It’s official, Canadians will no longer be allowed to breed or hold in captivity, whales, dolphins and porpoises for the purpose of entertainment.

This is a big win for animal rights now that  Canada will no longer allow whales, dolphins and porpoises to be bred and held in captivity for the purpose of entertainment!

The “Ending the Captivity of Whales and Dolphins Act”, which was passed by Canada’s goverment last Monday, has ensured that “cetaceans” (aquatic mammals) will no longer be subject to the trauma of confinement for aquatic entertainment parks that only exist to make profit from animal captivity.

The new law also helps prevent other  marine animals from being subject to captive breeding, the import/export market, live captures, and also outlaws the possession of reproductive matter. (Yes, that stuff)

However, the only problem with this bill is that it still allows for marine mammals who are already held to remain in captivity, including those who were rescued, are being rehabilitated from injuries, or are the subjects of limited scientific research. This means that aquariums, parks and zoos will be allowed to keep their captive performing cetaceans but will no longer be allowed to replace them. So this change will take some time to fully see the results.

More about the bill:

Tabled by former Sen. Wilfred Moore of Nova Scotia in 2010, hailed the passage of the law in a statement from the Humane Society International/Canada.

The former Liberal Party senator said:

“We have a moral obligation to phase out the capture and retention of animals for profit and entertainment. Canadians are calling upon us to do better—and we have listened.”

Animal rights activists, defenders and protectors, along with marine scientists around the world have celebrated the news of the bill’s passage, through tweets under the hashtags #EmptyTheTanks and #FreeWilly.

Experts have warned that whales and dolphins face intense psychological and physical suffering while in captivity, including but not limited to, chronic health problems, behavior disorders, prolonged isolation, extreme boredom, and high infant mortality.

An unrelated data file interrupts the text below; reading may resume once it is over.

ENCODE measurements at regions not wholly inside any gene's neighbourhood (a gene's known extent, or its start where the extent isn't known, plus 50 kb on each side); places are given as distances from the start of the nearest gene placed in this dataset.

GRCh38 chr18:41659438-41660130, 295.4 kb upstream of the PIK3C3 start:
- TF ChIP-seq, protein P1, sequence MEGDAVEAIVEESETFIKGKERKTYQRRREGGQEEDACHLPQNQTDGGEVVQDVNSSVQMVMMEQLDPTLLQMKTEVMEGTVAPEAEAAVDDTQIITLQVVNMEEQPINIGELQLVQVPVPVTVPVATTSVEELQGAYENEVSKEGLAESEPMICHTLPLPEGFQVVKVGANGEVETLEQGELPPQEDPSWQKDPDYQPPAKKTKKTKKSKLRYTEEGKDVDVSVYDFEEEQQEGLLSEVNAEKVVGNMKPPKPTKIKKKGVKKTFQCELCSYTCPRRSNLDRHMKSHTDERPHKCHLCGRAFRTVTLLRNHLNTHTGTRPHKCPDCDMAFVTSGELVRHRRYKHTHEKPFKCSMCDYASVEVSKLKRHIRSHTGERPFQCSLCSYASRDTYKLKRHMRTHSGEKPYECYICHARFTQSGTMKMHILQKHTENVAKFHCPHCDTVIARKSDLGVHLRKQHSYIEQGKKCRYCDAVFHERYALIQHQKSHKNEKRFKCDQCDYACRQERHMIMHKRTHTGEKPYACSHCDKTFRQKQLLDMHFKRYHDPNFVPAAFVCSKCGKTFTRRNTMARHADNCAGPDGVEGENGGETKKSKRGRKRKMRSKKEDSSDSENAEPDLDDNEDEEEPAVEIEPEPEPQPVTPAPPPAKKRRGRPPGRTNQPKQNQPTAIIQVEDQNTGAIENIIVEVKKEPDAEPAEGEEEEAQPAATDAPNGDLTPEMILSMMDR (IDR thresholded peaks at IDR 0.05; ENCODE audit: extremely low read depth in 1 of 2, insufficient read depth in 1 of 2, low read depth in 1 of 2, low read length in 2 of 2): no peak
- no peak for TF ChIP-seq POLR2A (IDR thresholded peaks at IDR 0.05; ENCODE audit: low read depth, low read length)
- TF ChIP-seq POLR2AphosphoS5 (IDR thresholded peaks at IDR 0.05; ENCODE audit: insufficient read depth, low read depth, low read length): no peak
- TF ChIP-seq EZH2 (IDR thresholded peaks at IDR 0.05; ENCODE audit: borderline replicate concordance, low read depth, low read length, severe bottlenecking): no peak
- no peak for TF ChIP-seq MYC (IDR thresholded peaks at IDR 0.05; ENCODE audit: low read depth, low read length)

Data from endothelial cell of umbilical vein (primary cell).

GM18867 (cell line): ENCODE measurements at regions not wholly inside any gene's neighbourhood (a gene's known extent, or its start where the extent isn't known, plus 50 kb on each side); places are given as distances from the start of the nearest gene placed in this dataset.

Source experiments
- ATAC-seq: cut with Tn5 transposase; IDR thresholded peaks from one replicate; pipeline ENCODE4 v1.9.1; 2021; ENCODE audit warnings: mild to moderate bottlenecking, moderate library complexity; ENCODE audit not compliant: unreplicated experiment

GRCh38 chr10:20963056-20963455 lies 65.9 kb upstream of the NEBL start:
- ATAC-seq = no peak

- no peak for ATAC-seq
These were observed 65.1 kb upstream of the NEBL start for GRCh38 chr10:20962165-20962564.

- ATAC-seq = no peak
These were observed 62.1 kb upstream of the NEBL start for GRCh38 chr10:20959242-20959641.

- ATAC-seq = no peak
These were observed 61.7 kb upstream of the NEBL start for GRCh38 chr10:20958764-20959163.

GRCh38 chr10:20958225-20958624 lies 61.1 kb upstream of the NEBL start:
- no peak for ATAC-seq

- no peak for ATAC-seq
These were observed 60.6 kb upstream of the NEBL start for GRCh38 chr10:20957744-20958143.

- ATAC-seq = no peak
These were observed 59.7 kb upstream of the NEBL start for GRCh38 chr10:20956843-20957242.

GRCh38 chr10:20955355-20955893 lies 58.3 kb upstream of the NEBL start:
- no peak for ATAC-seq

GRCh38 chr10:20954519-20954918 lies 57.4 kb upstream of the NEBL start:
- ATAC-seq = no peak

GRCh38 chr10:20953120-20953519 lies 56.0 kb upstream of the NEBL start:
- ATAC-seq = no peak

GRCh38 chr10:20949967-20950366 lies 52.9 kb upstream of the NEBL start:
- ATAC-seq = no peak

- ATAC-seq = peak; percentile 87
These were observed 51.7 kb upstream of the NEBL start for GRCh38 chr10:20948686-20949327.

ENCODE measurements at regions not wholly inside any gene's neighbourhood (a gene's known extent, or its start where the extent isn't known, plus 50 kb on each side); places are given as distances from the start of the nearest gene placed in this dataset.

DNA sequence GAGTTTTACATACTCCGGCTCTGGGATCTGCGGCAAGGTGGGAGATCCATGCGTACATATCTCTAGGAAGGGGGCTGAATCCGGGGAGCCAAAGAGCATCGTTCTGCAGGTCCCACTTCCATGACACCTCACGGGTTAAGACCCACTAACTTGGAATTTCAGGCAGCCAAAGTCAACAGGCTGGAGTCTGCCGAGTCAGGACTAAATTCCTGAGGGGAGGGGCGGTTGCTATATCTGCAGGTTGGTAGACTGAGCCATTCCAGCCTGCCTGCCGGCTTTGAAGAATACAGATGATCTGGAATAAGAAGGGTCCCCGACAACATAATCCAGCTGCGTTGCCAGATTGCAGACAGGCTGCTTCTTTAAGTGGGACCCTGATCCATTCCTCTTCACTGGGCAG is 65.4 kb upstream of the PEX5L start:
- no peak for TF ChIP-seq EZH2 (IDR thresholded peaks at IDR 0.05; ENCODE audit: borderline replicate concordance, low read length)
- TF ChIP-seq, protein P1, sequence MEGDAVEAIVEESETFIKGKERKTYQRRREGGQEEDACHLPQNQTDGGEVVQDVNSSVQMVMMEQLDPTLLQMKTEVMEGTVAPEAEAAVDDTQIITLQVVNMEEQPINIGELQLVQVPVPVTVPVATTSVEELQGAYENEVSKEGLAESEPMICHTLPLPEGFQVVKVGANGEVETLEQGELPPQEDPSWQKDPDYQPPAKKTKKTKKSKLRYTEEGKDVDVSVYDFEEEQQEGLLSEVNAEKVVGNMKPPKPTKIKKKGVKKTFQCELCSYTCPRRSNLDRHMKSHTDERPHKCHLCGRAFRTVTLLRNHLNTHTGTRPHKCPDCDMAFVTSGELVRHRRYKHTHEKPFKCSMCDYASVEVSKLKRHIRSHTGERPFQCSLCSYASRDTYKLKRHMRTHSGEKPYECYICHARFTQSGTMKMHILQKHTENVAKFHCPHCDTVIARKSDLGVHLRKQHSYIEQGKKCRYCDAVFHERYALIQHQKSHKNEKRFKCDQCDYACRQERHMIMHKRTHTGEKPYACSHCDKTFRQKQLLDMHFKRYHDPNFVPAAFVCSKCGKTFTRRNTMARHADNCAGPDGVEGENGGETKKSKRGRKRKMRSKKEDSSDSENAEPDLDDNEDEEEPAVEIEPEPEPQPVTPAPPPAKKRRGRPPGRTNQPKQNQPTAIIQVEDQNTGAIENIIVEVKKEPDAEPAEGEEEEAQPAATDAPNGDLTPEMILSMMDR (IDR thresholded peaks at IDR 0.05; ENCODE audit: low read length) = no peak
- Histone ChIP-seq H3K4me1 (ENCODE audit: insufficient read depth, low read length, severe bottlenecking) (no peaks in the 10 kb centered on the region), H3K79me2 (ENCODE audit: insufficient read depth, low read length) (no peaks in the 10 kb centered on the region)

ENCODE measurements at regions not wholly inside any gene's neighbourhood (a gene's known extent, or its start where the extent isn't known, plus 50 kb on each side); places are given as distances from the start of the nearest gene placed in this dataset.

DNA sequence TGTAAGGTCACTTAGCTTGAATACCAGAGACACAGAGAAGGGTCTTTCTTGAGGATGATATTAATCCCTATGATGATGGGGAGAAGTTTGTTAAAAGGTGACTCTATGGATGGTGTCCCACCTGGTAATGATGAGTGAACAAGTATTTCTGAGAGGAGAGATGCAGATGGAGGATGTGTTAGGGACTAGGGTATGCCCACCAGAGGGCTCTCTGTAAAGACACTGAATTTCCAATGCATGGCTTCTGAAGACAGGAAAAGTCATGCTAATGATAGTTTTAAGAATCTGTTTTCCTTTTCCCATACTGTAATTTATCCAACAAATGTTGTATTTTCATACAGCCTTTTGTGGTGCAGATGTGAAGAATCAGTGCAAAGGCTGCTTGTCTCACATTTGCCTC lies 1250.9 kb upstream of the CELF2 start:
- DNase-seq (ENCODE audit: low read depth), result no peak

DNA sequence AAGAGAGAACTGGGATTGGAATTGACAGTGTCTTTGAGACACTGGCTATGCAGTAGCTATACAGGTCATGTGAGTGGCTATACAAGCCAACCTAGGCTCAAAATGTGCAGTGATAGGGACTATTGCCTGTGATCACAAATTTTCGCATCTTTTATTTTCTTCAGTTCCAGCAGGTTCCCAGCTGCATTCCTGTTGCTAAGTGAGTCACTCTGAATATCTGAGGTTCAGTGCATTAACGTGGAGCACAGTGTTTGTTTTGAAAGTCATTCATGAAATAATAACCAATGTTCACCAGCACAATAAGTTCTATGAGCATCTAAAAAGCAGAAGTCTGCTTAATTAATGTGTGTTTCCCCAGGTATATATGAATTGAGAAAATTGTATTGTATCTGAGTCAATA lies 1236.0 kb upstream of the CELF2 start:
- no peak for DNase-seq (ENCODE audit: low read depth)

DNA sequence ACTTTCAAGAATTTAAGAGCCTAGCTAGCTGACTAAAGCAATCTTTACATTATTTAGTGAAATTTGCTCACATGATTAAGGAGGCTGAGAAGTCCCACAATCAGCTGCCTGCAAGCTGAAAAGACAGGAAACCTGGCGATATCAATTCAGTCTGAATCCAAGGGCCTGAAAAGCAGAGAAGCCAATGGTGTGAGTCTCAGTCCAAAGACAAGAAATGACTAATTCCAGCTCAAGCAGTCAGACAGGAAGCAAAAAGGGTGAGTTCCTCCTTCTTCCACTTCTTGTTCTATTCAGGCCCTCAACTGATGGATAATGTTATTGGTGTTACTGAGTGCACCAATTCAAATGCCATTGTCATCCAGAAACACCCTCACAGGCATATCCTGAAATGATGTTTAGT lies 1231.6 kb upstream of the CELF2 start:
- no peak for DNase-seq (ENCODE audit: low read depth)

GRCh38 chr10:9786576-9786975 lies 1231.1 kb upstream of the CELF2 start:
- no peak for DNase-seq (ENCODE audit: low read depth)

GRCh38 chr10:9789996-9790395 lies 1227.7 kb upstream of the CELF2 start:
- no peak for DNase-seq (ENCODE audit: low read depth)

The move adds Canada to a growing list of countries seeking an end to aquatic animal captivity. HSI/Canada executive director Rebecca Aldworth described the passing of the bill as a “watershed moment” for the protection of the sea creatures, as a well as a victory for the people of Canada who want “a more humane country,”.

She says:

“Whales and dolphins don’t belong in tanks, and the inherent suffering these highly social and intelligent animals endure in intensive confinement can no longer be tolerated.”

What do you think, do you agree? Let us know in the comment section if you think this is a good move.

The two main corporations affected by the law are Marineland in Niagara Falls, and the Vancouver Aquarium. According to CBC, Marineland holds about 61 aquatic animals in captivity, including “55 beluga whales, five bottlenose dolphins and one orca.”

Marineland initially opposed the ban, but conceded Monday in a statement that its operations have evolved since the park was founded in the 1960s and it would comply with the new legislation.

The Vancouver Aquarium has also bent to public opposition last year with its pledge to no longer hold aqautic animals for entertainment purposes. At the time, they only have one dolphin being held at the facility.

A statement released Monday, by Vancouver Park Board Chair, Stuart Mackinnon said:

“The public told us they believed the continuing importation and display of these intelligent and sociable mammals was unethical and incompatible with evolving public opinion and we amended our bylaws accordingly.”

About 60 Orcas are still held in captivity worldwide at different parks and aquariums, and about a third of those Orcas are living in the U.S. All but one are captives at SeaWorld Parks in Orlando, San Diego, and San Antonio, National Geographic reports.

Despite the company’s pledges to reduce and stop using aquatic animals for entertainment, its main attractions still include dolphin shows. The company’s vice president of animal health and welfare, Hendrik Nollens, has defended the shows, claiming that dolphins “are faster than us. They are stronger than us.”

Nollens added:

“They are in charge. They choose … They decide whether to do the interaction or not.”

However, Canadian marine scientist Hal Whitehead, who backs the new law, argues:

“The living conditions for captive marine mammals cannot compare to their natural ocean environments in size, nor in quality.”

Would you agree? Together we can change our society. Small steps in the right direction add up quick as proven here…